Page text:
"The Art of the Marbler" will be added to our list of Free Documentaries, a subset of our collection, 1,150 Free Movies Online: Great Classics, Indies, Noir, Westerns, etc..

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Josh Jones is a writer and musician based in Durham, NC. Follow him at @jdmagness

Free Libraries Shaped Like Doctor Who’s Time-Traveling TARDIS Pop Up in Detroit, Saskatoon, Macon & Other Cities

Image courtesy of Dan Zemke.

If you live in a major American city — and maybe even if you live in a major non-American one — you may well have come across a Little Free Library, those boxes of books open to the public for whomever would like to take one or leave one. Most Little Free Libraries, often put up on private property by the residents of that property, tend to look like oversized birdhouses, but none of the program's rules requires them to look that way. A Tokyo subway station, for instance, built one to resemble a subway car. Other industrious Little Free Library members have used the opportunity to pay tribute to their obsessions, and few obsessions run as deep (deeper, even, than the obsession for trains in Japan) as the one for Doctor Who.

The English genre-bending speculative-fiction show has, since its debut on the BBC back in 1963, followed the titular Doctor (just "the Doctor," not "Doctor Who," and certainly never "Dr. Who") through many dramatic changes of settings, and even more notably changes of actors, as he falls into adventures with the various Earthlings he encounters. Always on the move, the Doctor gets around by means of a machine called a TARDIS, which stands for "Time And Relative Dimension In Space." Theoretically able to change its shape depending on the period of time it lands in, the TARDIS — in a neat demonstration of the creativity that arises from constraints, in this case a severely limited production budget — gets permanently stuck in the shape of a London police call box, thus repurposing one of the best-known icons of English cities into one of the best-known icons of English television.


The best-known TARDIS-shaped Little Free Library, which appears at the top of this post, entered service in a vacant lot in Detroit, a place by now well used to making urban improvements by hand. The father and son behind it "began work last Labor Day, and were aided by an online building community called Tardis Builders," writes The Verge's Andrew Liptak.

"The final structure stands almost 10 feet tall, weighs almost a ton, and its front shelves holds around 140 books." These videos show off other book-lending TARDISes in North America, from Bloomington, Indiana to Macon, Georgia to Saskatoon, Saskatchewan — all standing evidence of how far Doctor Who's appeal has spread beyond its native culture.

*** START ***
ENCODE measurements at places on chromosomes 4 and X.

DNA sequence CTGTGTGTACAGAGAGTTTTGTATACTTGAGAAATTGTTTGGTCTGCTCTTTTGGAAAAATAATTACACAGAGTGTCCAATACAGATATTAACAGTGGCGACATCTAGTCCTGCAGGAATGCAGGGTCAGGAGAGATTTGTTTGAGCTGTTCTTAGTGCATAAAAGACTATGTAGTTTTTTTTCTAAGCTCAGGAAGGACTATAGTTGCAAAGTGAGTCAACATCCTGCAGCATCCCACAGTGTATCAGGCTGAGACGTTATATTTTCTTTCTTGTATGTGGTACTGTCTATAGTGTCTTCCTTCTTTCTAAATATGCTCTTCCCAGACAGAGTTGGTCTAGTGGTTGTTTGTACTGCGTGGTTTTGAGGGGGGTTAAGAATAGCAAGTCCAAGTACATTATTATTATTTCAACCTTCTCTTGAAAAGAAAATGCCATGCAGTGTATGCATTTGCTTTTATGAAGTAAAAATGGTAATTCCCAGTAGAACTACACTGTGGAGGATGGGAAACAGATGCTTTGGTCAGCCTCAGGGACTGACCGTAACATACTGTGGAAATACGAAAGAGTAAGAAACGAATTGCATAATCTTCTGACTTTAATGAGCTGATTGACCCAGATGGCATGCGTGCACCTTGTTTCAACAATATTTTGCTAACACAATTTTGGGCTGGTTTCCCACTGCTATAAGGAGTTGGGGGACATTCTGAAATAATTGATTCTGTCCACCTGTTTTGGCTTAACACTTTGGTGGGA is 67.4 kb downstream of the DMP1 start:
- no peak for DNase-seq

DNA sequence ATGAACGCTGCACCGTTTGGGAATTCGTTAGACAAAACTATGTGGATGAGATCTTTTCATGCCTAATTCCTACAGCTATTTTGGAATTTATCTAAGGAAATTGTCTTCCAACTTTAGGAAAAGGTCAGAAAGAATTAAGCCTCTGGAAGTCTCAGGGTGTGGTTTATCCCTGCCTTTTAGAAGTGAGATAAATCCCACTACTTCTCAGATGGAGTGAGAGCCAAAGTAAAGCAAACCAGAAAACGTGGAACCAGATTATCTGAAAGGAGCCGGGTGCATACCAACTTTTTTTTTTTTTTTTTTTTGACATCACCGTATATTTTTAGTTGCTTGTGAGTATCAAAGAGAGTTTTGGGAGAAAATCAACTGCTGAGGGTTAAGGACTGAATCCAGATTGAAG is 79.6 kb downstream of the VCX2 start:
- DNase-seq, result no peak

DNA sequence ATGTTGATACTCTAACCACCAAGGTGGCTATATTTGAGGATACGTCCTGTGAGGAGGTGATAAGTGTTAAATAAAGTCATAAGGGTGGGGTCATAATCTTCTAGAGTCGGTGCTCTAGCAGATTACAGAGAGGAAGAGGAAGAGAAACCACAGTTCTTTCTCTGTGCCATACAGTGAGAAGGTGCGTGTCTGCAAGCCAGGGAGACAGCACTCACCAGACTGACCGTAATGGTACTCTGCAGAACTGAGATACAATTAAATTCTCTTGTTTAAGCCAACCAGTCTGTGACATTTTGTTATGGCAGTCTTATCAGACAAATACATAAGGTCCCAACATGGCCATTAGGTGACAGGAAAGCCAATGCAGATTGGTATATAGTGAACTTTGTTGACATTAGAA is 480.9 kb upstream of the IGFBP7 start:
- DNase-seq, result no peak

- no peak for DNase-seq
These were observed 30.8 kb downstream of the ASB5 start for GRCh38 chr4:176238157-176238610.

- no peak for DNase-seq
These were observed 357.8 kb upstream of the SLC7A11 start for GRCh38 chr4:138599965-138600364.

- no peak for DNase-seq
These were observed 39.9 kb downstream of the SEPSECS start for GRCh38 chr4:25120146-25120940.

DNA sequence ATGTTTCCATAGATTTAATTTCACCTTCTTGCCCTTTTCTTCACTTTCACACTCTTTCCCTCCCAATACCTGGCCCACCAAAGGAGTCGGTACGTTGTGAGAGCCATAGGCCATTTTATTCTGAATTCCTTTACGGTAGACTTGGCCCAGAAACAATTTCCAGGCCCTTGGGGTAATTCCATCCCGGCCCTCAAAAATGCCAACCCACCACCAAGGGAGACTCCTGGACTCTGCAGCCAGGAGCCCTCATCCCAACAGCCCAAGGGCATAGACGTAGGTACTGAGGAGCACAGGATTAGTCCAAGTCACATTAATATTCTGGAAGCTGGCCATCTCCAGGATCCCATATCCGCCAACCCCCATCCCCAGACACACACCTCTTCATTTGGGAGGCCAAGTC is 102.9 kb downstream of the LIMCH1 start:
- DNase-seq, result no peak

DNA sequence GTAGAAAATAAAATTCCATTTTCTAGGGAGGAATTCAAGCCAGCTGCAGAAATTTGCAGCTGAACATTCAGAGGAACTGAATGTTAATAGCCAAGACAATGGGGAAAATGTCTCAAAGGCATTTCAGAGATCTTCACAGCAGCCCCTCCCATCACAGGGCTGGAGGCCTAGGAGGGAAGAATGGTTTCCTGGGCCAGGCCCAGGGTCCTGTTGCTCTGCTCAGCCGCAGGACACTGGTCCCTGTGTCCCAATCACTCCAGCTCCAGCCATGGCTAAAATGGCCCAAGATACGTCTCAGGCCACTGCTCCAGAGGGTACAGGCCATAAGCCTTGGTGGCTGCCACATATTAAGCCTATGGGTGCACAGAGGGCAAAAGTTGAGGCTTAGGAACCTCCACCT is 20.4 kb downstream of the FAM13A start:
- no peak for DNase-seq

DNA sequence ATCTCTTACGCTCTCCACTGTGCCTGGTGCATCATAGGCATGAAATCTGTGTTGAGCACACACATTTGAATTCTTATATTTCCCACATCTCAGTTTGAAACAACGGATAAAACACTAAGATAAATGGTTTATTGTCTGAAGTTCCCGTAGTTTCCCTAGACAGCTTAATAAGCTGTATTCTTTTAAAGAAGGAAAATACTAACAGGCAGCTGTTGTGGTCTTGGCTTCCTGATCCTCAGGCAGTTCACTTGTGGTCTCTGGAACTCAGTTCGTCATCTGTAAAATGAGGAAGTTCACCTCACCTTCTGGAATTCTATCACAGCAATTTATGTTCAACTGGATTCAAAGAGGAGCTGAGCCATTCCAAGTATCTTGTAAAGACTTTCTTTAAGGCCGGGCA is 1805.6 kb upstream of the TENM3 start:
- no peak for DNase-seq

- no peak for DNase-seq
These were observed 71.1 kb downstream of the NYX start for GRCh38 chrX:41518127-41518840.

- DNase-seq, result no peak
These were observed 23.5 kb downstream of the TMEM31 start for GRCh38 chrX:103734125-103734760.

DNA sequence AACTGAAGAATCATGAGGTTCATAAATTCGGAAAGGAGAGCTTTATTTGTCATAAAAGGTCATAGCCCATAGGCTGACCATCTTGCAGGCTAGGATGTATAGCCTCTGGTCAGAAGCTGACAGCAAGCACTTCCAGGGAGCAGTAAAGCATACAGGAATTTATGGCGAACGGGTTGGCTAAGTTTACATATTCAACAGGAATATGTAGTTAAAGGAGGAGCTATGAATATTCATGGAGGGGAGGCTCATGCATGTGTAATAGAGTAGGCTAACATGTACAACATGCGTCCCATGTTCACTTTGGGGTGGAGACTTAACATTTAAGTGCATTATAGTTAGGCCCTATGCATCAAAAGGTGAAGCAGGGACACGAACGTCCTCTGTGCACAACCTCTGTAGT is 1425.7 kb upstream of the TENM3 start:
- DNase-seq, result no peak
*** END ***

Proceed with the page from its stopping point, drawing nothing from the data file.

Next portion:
As much as it may seem like nothing more than the proudly nerdy pursuit of worshipful fans, building a Little Free Library (or in most of these cases, a not-so-Little Free Library) in the form of a TARDIS has a certain conceptual validity in and of itself. As every Doctor Who viewer knows, the TARDIS, not just a device enabling travel to any point in time-space, accomplishes another kind of spatial feat by having an interior much larger than its the exterior. “We thought it would be cool to fill the TARDIS with items that are large on the inside, like books that hold whole literary worlds,” says Dan Zemke, co-builder of the one in Detroit, in Parade article. Borges, as well as all the other most brilliant speculative minds before Doctor Who and after it, would no doubt approve.

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Based in Seoul, Colin Marshall writes and broadcasts on cities and culture. He’s at work on the book The Stateless City: a Walk through 21st-Century Los Angeles, the video series The City in Cinema, the crowdfunded journalism project Where Is the City of the Future?, and the Los Angeles Review of Books’ Korea Blog. Follow him on Twitter at @colinmarshall or on Facebook.

Hayao Miyazaki Picks His 50 Favorite Children’s Books

Once upon a time, books served as the de facto refuge of the “physically weak” child. For animation legend, Hayao Miyazaki, above, they offered an escape from the grimmer realities of post-World War II Japan.

Many of the 50 favorites he selected for a 2010 exhibition honoring publisher Iwanami Shoten's "Boy's Books” series are time-tested Western classics.

Loners and orphans--The Little Prince, The Secret Garden--figure prominently, as do talking animals (The Wind in the Willows, Winnie-the-Pooh, The Voyages of Doctor Dolittle).


And while it may be a commonly-held publishing belief that boys won’t read stories about girls, the young Miyazaki seemed to have no such bias, ranking Heidi and Laura Ingalls Wilder right alongside Tom Sawyer and Treasure Island’s pirates.

Several of the titles that made the cut were ones he could only have encountered as a grown up, including 1967’s From the Mixed-Up Files of Mrs. Basil E. Frankweiler and When Marnie Was There, the latter eventually serving as source material for a Studio Ghibli movie, as did Miyazaki’s top pick, Mary Norton’s The Borrowers.

We invite you to take a nostalgic stroll through Miyazaki’s best-loved children’s books. Readers, how many have you read?

Hayao Miyazaki’s Top 50 Children’s Books

  1. The Borrowers -- Mary Norton
  2. The Little Prince -- Antoine de Saint-Exupéry
  3. Children of Noisy Village -- Astrid Lindgren
  4. When Marnie Was There -- Joan G. Robinson
  5. Swallows and Amazons -- Arthur Ransome
  6. The Flying Classroom -- Erich Kästner
  7. There Were Five of Us -- Karel Poláček
  8. What the Neighbours Did, and Other Stories -- Ann Philippa Pearce
  9. Hans Brinker, or The Silver Skates -- Mary Mapes Dodge
  10. The Secret Garden -- Frances Hodgson Burnett
  11. Eagle of The Ninth -- Rosemary Sutcliff
  12. The Treasure of the Nibelungs -- Gustav Schalk
  13. The Three Musketeers -- Alexandre Dumas, père
  14. A Wizard of Earthsea -- Ursula K. Le Guin
  15. Les Princes du Vent -- Michel-Aime Baudouy
  16. The Flambards Series -- K. M. Peyton
  17. Souvenirs entomologiques -- Jean Henri Fabre
  18. The Long Winter -- Laura Ingalls Wilder
  19. A Norwegian Farm -- Marie Hamsun
  20. Heidi -- Johanna Spyri